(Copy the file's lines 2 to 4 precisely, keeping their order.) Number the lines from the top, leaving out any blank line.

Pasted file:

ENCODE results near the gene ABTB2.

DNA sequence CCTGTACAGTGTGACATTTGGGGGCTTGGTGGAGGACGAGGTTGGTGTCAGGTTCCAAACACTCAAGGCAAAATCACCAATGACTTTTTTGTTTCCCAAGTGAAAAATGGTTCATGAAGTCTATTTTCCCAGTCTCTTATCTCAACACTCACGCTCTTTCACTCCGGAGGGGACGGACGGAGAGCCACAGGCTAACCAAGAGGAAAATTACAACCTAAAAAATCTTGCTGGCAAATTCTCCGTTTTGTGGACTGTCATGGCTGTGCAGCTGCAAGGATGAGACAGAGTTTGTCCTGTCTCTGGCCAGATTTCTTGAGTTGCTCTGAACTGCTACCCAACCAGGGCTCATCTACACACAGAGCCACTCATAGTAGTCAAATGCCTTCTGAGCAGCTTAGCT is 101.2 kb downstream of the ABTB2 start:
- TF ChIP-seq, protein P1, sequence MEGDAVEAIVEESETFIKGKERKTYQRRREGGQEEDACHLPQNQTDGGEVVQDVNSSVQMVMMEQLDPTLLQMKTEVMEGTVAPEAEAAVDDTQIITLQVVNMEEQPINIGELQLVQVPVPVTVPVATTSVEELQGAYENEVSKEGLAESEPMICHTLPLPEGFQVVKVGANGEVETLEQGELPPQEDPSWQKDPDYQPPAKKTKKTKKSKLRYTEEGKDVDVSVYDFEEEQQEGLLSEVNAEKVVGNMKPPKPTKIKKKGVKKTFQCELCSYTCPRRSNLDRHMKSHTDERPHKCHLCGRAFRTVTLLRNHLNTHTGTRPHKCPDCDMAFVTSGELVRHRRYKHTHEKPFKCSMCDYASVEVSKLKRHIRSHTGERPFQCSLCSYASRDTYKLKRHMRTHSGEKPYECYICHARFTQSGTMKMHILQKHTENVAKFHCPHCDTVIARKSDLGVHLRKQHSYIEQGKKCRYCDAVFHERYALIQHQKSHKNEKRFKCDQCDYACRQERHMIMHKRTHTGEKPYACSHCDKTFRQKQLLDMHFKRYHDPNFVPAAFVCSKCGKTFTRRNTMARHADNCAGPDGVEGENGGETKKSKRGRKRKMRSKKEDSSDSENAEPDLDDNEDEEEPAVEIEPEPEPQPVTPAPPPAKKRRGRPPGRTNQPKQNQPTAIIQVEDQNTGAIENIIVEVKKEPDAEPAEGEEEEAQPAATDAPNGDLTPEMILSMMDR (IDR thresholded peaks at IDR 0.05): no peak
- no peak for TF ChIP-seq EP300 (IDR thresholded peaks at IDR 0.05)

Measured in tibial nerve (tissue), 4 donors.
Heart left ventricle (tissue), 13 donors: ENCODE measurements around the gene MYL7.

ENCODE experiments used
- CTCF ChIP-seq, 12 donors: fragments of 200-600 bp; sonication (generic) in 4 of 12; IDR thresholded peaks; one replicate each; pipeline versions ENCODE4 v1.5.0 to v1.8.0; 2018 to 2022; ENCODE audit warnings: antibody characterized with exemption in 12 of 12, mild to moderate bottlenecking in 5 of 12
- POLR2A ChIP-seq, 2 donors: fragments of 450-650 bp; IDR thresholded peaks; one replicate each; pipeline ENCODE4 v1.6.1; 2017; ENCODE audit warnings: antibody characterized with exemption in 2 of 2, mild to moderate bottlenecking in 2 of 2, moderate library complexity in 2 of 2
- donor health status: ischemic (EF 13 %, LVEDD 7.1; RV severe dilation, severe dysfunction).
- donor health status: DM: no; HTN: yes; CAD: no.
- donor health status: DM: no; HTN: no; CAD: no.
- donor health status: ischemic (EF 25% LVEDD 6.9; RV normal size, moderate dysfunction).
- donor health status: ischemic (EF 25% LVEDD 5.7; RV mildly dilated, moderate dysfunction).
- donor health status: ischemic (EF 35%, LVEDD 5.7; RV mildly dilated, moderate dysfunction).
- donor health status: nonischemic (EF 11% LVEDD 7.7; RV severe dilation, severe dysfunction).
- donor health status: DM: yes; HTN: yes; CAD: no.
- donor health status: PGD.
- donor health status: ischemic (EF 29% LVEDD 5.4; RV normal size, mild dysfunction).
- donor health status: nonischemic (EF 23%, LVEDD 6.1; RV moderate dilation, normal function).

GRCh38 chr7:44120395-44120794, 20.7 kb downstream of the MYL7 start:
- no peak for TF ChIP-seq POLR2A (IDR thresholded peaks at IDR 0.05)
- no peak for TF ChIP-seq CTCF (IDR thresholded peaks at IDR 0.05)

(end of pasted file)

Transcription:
DNA sequence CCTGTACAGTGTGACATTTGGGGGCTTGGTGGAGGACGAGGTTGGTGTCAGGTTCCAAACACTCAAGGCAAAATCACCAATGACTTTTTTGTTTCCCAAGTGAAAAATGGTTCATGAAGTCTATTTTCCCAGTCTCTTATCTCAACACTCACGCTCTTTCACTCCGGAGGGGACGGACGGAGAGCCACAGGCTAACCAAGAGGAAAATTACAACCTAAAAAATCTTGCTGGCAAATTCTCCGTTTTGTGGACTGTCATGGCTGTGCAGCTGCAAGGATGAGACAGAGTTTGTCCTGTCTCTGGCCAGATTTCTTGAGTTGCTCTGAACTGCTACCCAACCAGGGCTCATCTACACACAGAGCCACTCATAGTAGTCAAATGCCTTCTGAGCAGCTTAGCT is 101.2 kb downstream of the ABTB2 start:
- TF ChIP-seq, protein P1, sequence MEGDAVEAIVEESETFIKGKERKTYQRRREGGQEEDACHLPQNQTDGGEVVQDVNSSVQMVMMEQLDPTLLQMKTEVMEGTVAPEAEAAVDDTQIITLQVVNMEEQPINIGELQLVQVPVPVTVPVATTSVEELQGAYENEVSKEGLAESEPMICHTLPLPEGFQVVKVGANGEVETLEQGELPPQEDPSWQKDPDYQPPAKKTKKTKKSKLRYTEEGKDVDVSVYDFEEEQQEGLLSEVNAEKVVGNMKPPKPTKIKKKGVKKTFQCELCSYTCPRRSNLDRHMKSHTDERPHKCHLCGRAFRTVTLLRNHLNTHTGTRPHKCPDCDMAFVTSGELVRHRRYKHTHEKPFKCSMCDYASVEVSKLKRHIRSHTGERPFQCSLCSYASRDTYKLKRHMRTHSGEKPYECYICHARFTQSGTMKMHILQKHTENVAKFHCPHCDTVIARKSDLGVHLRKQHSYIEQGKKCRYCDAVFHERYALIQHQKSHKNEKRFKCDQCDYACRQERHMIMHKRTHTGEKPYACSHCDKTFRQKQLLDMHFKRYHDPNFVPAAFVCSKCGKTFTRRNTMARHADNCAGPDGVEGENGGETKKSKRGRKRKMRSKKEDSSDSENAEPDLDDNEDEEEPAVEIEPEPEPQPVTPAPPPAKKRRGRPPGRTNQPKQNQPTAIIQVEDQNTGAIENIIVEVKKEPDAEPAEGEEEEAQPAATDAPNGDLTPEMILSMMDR (IDR thresholded peaks at IDR 0.05): no peak
- no peak for TF ChIP-seq EP300 (IDR thresholded peaks at IDR 0.05)